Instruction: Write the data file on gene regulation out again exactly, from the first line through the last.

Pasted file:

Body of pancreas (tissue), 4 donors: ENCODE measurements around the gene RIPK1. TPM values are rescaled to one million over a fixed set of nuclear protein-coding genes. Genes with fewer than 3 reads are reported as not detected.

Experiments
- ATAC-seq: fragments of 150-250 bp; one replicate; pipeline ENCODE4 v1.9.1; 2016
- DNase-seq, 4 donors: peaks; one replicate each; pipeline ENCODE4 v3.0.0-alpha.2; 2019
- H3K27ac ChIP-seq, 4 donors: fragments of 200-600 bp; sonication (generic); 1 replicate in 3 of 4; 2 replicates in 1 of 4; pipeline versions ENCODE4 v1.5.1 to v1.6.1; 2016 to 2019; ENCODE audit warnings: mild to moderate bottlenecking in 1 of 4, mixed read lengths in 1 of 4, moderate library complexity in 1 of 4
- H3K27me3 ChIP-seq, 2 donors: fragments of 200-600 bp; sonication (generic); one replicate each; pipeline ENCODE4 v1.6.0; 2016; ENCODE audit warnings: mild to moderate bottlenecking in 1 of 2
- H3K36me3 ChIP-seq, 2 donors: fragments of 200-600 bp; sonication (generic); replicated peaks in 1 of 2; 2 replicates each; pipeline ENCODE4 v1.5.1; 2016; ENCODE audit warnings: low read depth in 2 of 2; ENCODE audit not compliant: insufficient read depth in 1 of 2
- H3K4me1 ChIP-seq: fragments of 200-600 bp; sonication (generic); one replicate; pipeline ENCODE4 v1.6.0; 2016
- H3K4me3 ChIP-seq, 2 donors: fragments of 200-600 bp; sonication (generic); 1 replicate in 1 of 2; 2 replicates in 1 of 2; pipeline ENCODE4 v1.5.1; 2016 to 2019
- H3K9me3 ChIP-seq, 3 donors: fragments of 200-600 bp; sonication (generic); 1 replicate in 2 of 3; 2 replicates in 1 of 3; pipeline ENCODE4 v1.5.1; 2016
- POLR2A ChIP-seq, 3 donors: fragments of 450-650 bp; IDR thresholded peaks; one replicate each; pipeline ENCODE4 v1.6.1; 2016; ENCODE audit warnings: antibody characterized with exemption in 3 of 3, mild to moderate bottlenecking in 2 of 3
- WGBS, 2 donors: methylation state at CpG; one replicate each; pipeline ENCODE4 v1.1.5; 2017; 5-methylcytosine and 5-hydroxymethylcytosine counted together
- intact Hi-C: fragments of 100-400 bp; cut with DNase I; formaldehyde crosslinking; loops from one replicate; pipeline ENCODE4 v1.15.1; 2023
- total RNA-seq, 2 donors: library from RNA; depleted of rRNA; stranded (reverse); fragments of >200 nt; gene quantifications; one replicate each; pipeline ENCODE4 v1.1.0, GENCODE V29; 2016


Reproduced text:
Body of pancreas (tissue), 4 donors: ENCODE measurements around the gene RIPK1. TPM values are rescaled to one million over a fixed set of nuclear protein-coding genes. Genes with fewer than 3 reads are reported as not detected.

Experiments
- ATAC-seq: fragments of 150-250 bp; one replicate; pipeline ENCODE4 v1.9.1; 2016
- DNase-seq, 4 donors: peaks; one replicate each; pipeline ENCODE4 v3.0.0-alpha.2; 2019
- H3K27ac ChIP-seq, 4 donors: fragments of 200-600 bp; sonication (generic); 1 replicate in 3 of 4; 2 replicates in 1 of 4; pipeline versions ENCODE4 v1.5.1 to v1.6.1; 2016 to 2019; ENCODE audit warnings: mild to moderate bottlenecking in 1 of 4, mixed read lengths in 1 of 4, moderate library complexity in 1 of 4
- H3K27me3 ChIP-seq, 2 donors: fragments of 200-600 bp; sonication (generic); one replicate each; pipeline ENCODE4 v1.6.0; 2016; ENCODE audit warnings: mild to moderate bottlenecking in 1 of 2
- H3K36me3 ChIP-seq, 2 donors: fragments of 200-600 bp; sonication (generic); replicated peaks in 1 of 2; 2 replicates each; pipeline ENCODE4 v1.5.1; 2016; ENCODE audit warnings: low read depth in 2 of 2; ENCODE audit not compliant: insufficient read depth in 1 of 2
- H3K4me1 ChIP-seq: fragments of 200-600 bp; sonication (generic); one replicate; pipeline ENCODE4 v1.6.0; 2016
- H3K4me3 ChIP-seq, 2 donors: fragments of 200-600 bp; sonication (generic); 1 replicate in 1 of 2; 2 replicates in 1 of 2; pipeline ENCODE4 v1.5.1; 2016 to 2019
- H3K9me3 ChIP-seq, 3 donors: fragments of 200-600 bp; sonication (generic); 1 replicate in 2 of 3; 2 replicates in 1 of 3; pipeline ENCODE4 v1.5.1; 2016
- POLR2A ChIP-seq, 3 donors: fragments of 450-650 bp; IDR thresholded peaks; one replicate each; pipeline ENCODE4 v1.6.1; 2016; ENCODE audit warnings: antibody characterized with exemption in 3 of 3, mild to moderate bottlenecking in 2 of 3
- WGBS, 2 donors: methylation state at CpG; one replicate each; pipeline ENCODE4 v1.1.5; 2017; 5-methylcytosine and 5-hydroxymethylcytosine counted together
- intact Hi-C: fragments of 100-400 bp; cut with DNase I; formaldehyde crosslinking; loops from one replicate; pipeline ENCODE4 v1.15.1; 2023
- total RNA-seq, 2 donors: library from RNA; depleted of rRNA; stranded (reverse); fragments of >200 nt; gene quantifications; one replicate each; pipeline ENCODE4 v1.1.0, GENCODE V29; 2016